Today highlighted a little-known macOS feature that lets your Mac automatically receive and use critical patches in an unfortunate case of a catastrophic bug or vulnerability.
As you know, Apple today released a fix for a major bug in macOS that enabled root access with a blank password on any Mac running macOS High Sierra version 10.13.1 or newer.
TUTORIAL: Using Gatekeeper to secure your Mac
Now, many people—ourselves included—have noted that the fix for this vulnerability was automatically and silently downloaded in the background, with a Gatekeeper notification popping up to inform users that “This update should be installed as soon as possible.”
This is where things get interesting…
Even if you don’t manually download this patch, it is going to download and install itself. According to Apple, the necessary files will be “automatically installed on all systems running the latest version (10.13.1) of macOS High Sierra.”
This automatic update mechanism is non-optional by design.
It cannot be turned off at will, which would defeat its purpose anyway. Apple’s goal with this cool feature is swift delivery of system patches designed to address major vulnerabilities and problems without requiring any intervention on your part.
Gatekeeper in action
This certainly isn’t the first time Apple has forced the automatic installation of a security patch.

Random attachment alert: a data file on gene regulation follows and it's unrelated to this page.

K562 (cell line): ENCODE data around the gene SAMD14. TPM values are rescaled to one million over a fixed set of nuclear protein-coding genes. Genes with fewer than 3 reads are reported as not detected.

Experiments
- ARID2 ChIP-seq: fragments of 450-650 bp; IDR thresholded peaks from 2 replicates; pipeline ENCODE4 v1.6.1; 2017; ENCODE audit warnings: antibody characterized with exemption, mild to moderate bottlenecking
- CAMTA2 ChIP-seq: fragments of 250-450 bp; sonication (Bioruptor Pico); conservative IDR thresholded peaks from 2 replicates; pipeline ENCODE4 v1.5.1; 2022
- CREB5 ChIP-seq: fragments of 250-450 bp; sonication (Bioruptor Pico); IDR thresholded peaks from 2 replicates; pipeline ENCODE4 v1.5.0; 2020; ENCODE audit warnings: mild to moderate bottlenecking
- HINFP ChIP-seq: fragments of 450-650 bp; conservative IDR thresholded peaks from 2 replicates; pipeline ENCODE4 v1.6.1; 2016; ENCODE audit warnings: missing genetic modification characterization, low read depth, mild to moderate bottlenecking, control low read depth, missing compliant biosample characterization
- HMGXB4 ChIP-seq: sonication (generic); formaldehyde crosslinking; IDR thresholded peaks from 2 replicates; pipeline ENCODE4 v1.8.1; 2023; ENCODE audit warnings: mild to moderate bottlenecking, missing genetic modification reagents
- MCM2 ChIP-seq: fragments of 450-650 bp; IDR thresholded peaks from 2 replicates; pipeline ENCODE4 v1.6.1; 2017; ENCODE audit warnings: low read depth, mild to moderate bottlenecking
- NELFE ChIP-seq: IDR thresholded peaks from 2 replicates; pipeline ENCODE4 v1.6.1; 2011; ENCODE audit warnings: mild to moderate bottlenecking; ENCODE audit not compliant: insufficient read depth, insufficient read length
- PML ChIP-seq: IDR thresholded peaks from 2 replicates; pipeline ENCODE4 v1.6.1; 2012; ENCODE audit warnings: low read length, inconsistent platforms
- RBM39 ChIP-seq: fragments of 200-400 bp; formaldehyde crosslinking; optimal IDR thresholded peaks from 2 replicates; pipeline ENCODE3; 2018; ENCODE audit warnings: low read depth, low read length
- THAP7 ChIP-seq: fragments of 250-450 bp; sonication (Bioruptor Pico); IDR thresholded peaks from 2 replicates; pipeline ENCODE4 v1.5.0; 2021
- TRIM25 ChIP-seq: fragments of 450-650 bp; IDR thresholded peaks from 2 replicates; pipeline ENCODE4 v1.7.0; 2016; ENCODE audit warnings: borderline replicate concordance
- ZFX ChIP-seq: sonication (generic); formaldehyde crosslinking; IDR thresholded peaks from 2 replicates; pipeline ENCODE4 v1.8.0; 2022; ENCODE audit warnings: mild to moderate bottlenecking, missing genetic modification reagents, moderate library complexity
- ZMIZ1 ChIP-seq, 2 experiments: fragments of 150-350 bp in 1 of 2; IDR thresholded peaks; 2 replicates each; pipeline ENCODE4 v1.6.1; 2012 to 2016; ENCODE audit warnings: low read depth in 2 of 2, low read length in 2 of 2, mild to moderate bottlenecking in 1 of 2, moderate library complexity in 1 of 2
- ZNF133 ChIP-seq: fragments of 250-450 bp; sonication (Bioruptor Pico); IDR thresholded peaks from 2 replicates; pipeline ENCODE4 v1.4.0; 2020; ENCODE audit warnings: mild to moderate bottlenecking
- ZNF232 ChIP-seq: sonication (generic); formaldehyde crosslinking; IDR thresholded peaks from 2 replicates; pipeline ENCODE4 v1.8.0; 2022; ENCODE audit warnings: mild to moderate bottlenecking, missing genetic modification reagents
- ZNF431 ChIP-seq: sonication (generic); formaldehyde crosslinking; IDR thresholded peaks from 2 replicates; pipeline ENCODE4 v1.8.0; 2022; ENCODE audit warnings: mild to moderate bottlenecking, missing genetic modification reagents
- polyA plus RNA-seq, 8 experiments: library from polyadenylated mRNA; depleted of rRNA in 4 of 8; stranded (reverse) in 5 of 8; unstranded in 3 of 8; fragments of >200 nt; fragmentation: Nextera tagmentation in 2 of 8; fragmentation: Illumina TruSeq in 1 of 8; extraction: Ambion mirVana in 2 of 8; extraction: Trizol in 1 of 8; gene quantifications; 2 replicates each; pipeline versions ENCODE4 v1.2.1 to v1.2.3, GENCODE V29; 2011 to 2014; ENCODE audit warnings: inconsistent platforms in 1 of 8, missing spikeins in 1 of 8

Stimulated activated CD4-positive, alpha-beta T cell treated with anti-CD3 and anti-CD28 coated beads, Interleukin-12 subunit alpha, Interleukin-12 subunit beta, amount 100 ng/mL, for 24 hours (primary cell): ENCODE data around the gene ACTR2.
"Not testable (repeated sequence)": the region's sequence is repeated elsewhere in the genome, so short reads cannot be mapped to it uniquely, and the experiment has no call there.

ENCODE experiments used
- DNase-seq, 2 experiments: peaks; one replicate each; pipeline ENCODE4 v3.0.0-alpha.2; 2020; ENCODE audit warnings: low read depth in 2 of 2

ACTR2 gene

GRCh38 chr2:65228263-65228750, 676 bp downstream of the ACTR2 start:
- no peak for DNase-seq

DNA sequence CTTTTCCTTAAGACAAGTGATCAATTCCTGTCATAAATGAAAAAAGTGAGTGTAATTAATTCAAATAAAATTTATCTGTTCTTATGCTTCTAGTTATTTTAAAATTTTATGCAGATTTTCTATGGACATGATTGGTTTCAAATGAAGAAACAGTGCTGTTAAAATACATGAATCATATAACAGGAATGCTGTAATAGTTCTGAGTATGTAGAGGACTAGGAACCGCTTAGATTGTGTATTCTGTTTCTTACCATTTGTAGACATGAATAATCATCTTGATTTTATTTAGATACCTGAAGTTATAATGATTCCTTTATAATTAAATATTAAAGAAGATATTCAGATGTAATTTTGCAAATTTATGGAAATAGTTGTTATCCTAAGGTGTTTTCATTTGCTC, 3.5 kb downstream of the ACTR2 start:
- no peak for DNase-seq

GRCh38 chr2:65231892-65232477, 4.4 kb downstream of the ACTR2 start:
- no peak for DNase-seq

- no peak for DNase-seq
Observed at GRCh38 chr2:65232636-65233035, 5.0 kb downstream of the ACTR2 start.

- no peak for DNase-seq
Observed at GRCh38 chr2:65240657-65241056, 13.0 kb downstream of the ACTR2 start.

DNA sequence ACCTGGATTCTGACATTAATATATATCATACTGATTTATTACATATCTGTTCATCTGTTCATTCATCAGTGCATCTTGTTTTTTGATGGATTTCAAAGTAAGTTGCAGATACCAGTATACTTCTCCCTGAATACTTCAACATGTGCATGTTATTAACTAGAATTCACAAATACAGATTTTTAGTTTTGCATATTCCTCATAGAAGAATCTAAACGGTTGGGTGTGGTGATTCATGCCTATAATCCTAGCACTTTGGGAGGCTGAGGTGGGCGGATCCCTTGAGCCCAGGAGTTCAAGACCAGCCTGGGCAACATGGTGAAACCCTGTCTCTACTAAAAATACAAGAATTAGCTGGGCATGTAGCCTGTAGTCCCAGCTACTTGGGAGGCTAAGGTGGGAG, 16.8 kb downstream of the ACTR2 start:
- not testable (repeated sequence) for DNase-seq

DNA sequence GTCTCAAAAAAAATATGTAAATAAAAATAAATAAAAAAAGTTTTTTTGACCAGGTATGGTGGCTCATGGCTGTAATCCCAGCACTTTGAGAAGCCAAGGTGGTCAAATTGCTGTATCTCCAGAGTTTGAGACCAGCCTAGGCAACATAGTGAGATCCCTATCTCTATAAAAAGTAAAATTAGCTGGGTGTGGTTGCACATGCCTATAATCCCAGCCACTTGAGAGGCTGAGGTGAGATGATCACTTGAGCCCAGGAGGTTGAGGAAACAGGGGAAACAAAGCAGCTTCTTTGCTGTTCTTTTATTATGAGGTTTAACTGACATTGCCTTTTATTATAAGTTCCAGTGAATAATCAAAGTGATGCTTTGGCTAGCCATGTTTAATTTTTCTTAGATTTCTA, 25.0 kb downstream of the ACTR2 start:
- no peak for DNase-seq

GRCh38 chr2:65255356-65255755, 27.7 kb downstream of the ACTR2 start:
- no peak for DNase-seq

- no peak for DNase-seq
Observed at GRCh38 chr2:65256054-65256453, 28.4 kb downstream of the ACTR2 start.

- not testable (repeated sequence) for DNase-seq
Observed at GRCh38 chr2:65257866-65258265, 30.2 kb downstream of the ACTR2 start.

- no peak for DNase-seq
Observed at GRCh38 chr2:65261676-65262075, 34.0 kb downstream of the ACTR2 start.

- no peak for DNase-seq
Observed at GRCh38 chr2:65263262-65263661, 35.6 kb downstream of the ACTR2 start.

Like the current update, that fix got pushed out and installed on users’ Macs automatically, without requiring a restart. As Snell explains, Apple has similar features at its disposal.
As an example, Gatekeeper silently updates the list of known malicious software that strengthens your security when downloading and installing unsigned apps. Users can visit System Preferences → App Store to tell their Mac to optionally auto-download other things, like major macOS updates, security updates, File Quarantine data and more.
Additional capabilities found in System Preferences → Security & Privacy make it easy to further adjust various security-related settings to your liking, such as whether a password is required after the screen saver begins or your Mac goes to sleep and more.
Lastly, macOS has something called System Integrity Protection which closes off many system files to user access in order to prevent malicious code from wreaking havoc on your Mac.
Given the severity of the root password vulnerability and Apple’s swift response in less than 24 hours, we felt it important to summarize macOS’s automatically-updating security features that keep your Mac safe with critical patches without needing any action on your part.
Bottom line: Apple’s mechanism for automatically pushing updates to your Mac in the event of a catastrophic bug is a crucial feature you don’t even know is there until it’s needed.